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41 results for Photographers
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Record #:
27890
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Mary Bayard Morgan Wootten was a New Bern artist and photographer in the early 1900s. Wootten took some of the earliest aerial photographs in North Carolina, and many of her photographs were made into murals in both private homes and public buildings including the governor’s office.
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Record #:
29200
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Hungarian-born photographer Andre Kertesz’s photography will be on display in the Contemporary Gallery this summer. A biography of Kertesz is provided, along with a description of his photography and its impact.
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Preview (NoCar Oversize N 715 R2 A26), Vol. Issue , Summer 1983, p15-16
Record #:
29579
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Eudora Welty photographed daily life in the South before she became a Pulitzer Prize-winning writer. Through September 3, the North Carolina Museum of Art in Raleigh will display eighteen of Welty’s early photos in its new exhibition, Looking South. The photographs feature portraits of farmers, churchgoers, porch sitters, and sharecroppers.
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Record #:
29712
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The Mountain Gateway Museum in Old Fort, North Carolina has a new exhibit titled, Appalachia a Century Ago, Craft Through the Lens of William A. Barnhill. The exhibit showcases the work of photographer William Barnhill, who captured the process of making baskets from the bark of young poplar trees in the early twentieth century.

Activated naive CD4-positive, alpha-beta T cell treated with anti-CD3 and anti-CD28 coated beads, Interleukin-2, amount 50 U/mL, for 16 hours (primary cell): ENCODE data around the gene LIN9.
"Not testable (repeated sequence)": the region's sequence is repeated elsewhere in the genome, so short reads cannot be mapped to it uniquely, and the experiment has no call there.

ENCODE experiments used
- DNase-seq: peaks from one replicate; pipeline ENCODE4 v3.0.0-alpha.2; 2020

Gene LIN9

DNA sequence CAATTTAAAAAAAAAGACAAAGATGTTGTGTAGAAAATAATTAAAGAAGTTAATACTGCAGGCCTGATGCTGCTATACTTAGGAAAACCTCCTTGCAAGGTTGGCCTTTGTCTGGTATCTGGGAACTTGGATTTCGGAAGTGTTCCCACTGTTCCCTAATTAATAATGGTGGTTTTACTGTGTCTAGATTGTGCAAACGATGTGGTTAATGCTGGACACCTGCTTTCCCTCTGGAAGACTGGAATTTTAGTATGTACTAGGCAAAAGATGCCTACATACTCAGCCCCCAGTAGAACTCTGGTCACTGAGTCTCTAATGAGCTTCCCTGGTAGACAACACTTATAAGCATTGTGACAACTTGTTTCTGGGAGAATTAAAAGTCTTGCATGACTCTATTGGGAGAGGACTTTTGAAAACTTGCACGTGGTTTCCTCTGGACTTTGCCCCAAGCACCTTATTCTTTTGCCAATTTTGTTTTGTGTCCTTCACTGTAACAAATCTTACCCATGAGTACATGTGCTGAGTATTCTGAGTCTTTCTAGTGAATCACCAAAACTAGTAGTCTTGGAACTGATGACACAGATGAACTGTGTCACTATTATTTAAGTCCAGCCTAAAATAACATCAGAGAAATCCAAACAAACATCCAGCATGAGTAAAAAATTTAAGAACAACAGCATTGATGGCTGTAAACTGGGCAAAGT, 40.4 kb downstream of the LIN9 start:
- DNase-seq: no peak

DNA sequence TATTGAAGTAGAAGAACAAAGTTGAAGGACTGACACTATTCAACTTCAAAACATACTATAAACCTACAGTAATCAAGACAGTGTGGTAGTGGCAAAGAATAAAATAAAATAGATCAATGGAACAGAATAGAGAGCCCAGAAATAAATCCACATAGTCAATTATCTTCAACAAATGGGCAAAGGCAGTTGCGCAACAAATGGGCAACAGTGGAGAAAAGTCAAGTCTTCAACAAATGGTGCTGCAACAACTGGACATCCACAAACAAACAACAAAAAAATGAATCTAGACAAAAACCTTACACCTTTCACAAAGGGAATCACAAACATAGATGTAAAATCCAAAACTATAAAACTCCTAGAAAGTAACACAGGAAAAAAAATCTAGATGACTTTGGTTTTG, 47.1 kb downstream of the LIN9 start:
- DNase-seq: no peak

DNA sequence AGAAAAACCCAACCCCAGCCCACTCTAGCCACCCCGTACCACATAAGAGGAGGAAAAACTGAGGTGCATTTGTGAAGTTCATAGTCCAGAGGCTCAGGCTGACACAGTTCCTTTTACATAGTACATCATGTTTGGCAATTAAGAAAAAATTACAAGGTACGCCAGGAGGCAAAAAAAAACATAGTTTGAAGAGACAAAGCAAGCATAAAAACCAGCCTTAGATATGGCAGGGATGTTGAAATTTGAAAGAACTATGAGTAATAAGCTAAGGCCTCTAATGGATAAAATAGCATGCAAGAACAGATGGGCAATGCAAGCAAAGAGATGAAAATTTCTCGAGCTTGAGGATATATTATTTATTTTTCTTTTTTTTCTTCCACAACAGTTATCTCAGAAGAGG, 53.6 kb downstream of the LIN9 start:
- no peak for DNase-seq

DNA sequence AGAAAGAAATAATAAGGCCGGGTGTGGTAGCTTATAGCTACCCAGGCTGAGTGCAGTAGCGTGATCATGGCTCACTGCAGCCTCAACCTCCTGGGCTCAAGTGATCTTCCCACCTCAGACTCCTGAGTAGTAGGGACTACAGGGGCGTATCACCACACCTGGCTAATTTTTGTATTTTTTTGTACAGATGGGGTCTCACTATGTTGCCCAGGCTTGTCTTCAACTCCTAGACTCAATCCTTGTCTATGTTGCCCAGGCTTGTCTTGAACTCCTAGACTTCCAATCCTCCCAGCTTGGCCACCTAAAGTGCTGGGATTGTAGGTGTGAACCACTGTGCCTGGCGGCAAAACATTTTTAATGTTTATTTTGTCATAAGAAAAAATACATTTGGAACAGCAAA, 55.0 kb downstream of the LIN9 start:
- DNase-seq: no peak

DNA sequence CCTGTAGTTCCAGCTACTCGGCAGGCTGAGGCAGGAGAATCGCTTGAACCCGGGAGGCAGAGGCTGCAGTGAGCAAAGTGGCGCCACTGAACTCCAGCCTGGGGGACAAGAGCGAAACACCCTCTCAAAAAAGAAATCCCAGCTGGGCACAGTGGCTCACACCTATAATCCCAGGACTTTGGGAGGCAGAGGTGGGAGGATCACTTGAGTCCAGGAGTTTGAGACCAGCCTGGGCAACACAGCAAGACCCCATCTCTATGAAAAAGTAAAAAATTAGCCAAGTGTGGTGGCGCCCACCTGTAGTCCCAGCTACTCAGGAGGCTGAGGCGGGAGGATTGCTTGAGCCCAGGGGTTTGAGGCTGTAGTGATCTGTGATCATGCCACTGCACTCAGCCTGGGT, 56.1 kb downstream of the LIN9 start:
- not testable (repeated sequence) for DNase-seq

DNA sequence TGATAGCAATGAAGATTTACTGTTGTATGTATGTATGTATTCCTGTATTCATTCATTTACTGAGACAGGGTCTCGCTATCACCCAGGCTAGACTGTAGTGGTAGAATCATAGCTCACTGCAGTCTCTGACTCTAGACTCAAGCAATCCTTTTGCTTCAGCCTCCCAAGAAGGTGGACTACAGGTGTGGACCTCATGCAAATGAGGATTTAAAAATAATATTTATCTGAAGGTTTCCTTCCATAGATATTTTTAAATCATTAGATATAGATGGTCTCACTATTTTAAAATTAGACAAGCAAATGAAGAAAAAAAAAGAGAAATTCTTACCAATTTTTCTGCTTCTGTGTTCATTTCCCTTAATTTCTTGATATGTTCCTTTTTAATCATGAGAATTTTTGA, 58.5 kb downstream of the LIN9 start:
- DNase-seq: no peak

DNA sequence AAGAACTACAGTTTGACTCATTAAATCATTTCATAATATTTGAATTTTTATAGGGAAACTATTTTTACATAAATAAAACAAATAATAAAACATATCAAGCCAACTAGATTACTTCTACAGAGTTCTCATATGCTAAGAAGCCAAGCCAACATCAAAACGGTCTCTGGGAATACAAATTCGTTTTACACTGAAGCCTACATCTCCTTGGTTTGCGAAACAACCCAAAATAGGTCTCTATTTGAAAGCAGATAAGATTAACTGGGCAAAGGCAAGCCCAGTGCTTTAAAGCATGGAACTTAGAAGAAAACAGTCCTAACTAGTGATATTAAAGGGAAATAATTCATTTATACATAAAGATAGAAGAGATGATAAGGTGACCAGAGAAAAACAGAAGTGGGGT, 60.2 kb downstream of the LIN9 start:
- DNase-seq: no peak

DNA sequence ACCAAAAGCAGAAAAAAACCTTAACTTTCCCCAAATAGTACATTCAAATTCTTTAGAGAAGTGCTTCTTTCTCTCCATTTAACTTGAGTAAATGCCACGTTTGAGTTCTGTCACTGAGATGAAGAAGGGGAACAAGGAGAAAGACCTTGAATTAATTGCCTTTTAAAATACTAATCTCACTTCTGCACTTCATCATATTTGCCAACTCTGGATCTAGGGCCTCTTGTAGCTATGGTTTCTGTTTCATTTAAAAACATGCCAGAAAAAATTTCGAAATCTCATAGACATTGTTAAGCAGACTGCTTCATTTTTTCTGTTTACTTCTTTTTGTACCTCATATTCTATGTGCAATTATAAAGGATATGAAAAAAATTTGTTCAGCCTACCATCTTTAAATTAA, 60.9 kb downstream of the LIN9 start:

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Record #:
31102
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Rob Amberg was a writer and photographer who documented Appalachian culture in Madison County, North Carolina. “Sodum Laurel Album” is a flowing record of candid recollections by Amberg, musician Dellie Norton and her family interwoven with intimate photographs shot over two decades. Stories and pictures mark harvest seasons for vegetables, porch gatherings of family and friends, fiddle and banjo ballads, and other traditions in the remote mountain community.
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Carolina Country (NoCar HD 9688 N8 C38x), Vol. 35 Issue 1, Jan 2003, p20, il, por
Record #:
31236
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Born in Watauga County in 1884, W.R. Trivett taught himself the art and science of photography to supplement his farming income. Trivett’s photographs challenged the stereotypical views of Appalachians being poor, uneducated, and isolated. The majority of Trivett’s subjects followed popular culture and represented the truest portraits of the region.
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Carolina Country (NoCar HD 9688 N8 C38x), Vol. 33 Issue 12, Dec 2001, p19, por
Record #:
31518
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Art Gore, a professional photographer, published a new book called, “Speak Softly to the Echoes.” The book is a collection of memories he calls “echoes,” and features photographs and nostalgic stories about his youth in Hoke County. In this article, Gore discusses his photography and early influences at Wake Forest College.
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Carolina Country (NoCar HD 9688 N8 C38x), Vol. 12 Issue 2, Feb 1980, p8-9, il
Record #:
35280
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In 1857, two photographers competed for favor with customers, the evidence of which was laid out in their newspaper advertisements.
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Record #:
36989
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A pioneering female photographer, with a body of work including 600,000 photographs, also left behind the clapboard house where her career began. Among the accomplishments her historic house became the site of was designing the first Pepsi-Cola logo for the pharmacist who invented the beverage.
Record #:
36513
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Holt is receiving this award for his ability to communicate the importance of traditional arts to different audiences from North Carolina to nationwide.
Record #:
36399
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Ulrich Mack spent time in 1985 photographing people on Harkers Island, NC, which he returned to once his photos were developed. He made the photos into a book, Inselmenschen.